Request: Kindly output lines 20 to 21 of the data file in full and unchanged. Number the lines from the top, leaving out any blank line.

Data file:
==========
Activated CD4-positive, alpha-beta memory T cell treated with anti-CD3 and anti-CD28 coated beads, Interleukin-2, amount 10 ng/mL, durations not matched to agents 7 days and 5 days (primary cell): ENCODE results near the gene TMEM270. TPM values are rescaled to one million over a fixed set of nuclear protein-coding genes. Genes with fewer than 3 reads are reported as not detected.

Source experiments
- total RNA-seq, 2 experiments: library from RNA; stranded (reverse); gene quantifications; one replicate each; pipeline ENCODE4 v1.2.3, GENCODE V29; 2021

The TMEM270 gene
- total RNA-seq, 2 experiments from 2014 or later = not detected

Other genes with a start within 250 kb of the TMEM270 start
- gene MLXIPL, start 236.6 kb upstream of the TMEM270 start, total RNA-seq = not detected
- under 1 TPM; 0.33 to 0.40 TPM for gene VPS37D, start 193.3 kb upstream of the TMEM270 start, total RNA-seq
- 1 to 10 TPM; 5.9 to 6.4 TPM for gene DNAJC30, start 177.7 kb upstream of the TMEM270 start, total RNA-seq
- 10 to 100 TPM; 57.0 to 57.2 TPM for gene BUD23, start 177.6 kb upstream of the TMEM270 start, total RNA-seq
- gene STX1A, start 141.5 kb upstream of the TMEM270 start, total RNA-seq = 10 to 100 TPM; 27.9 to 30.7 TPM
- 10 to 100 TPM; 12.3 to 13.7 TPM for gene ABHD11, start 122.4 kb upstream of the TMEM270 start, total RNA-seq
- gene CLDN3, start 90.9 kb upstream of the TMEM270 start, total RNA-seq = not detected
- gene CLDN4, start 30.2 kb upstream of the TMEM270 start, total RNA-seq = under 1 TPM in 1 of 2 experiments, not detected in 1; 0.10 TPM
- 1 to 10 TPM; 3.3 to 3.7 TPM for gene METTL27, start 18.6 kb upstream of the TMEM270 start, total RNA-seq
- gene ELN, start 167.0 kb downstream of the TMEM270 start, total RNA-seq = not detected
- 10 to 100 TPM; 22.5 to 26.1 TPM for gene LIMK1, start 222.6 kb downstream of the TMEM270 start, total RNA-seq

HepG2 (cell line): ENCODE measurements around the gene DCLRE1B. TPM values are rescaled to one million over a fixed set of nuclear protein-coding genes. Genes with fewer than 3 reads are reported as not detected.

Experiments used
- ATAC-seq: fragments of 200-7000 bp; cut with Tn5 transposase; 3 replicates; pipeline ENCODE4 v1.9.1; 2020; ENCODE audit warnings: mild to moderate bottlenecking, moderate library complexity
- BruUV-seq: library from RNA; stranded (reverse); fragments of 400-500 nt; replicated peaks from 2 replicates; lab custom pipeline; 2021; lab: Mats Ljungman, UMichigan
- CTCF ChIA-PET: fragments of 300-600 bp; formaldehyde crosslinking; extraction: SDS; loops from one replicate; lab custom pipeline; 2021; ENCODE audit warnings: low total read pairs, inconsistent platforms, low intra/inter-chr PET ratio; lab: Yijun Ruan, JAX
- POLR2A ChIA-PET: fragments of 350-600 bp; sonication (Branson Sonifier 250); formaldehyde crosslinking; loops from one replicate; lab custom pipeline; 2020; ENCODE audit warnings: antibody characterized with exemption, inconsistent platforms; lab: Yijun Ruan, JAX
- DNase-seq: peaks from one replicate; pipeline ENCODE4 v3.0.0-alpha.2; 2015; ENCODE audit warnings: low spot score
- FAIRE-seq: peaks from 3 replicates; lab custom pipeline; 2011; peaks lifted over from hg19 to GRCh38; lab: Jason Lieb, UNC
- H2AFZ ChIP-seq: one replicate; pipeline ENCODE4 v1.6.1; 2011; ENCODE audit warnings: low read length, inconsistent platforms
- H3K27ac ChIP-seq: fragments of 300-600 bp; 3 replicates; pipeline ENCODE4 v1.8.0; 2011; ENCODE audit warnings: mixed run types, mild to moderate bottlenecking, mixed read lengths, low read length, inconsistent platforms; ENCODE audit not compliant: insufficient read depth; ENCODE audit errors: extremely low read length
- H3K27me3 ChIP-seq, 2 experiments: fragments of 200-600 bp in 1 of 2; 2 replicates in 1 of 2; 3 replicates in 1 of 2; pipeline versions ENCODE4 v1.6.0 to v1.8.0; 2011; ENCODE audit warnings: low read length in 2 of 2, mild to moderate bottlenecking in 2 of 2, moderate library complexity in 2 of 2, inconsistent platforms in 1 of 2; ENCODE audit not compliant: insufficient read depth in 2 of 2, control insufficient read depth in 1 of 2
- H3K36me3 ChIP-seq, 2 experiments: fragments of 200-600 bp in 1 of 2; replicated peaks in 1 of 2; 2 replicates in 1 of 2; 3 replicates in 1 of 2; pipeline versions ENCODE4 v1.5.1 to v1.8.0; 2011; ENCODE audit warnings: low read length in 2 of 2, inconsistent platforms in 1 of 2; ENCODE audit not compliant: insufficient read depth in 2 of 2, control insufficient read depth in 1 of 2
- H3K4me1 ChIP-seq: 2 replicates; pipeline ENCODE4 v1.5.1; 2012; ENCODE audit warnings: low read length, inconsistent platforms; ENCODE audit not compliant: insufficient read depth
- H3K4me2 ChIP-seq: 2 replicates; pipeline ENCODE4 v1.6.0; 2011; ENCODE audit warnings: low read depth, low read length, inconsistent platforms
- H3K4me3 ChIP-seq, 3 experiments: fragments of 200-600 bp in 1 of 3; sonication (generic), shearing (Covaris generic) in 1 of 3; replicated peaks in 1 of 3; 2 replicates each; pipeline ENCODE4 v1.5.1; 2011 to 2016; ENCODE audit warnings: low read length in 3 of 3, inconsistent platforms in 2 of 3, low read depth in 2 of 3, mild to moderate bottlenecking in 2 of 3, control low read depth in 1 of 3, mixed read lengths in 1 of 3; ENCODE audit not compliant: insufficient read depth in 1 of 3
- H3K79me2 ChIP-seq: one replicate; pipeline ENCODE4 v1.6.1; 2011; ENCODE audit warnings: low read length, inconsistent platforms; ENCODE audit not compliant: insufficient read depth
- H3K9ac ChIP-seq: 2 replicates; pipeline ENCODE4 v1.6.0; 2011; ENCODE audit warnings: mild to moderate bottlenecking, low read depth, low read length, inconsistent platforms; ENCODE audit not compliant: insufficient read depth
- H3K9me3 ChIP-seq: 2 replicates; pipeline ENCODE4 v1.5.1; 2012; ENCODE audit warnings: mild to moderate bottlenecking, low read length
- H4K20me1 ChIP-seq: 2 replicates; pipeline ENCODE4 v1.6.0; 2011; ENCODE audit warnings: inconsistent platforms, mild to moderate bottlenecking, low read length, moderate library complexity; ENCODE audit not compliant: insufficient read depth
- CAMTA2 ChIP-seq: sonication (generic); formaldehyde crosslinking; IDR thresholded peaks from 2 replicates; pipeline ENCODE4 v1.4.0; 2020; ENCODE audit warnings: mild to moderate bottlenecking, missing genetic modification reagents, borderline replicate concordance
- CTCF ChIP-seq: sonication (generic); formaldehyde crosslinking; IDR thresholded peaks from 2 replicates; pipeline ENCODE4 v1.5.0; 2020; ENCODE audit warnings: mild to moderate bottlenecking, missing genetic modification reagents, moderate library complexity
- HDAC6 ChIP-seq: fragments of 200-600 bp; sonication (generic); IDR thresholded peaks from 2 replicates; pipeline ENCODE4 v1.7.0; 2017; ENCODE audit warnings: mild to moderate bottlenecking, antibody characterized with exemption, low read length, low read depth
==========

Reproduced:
- ATAC-seq: fragments of 200-7000 bp; cut with Tn5 transposase; 3 replicates; pipeline ENCODE4 v1.9.1; 2020; ENCODE audit warnings: mild to moderate bottlenecking, moderate library complexity
- BruUV-seq: library from RNA; stranded (reverse); fragments of 400-500 nt; replicated peaks from 2 replicates; lab custom pipeline; 2021; lab: Mats Ljungman, UMichigan